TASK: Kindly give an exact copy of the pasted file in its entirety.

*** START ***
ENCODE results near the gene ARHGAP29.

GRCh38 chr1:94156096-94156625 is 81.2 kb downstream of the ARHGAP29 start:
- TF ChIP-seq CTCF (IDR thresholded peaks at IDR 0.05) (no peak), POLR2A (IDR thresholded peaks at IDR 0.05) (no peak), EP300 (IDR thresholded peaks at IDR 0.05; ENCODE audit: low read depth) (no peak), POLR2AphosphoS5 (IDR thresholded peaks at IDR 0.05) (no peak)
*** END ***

ENCODE results near the gene ARHGAP29.

GRCh38 chr1:94156096-94156625 is 81.2 kb downstream of the ARHGAP29 start:
- TF ChIP-seq CTCF (IDR thresholded peaks at IDR 0.05) (no peak), POLR2A (IDR thresholded peaks at IDR 0.05) (no peak), EP300 (IDR thresholded peaks at IDR 0.05; ENCODE audit: low read depth) (no peak), POLR2AphosphoS5 (IDR thresholded peaks at IDR 0.05) (no peak)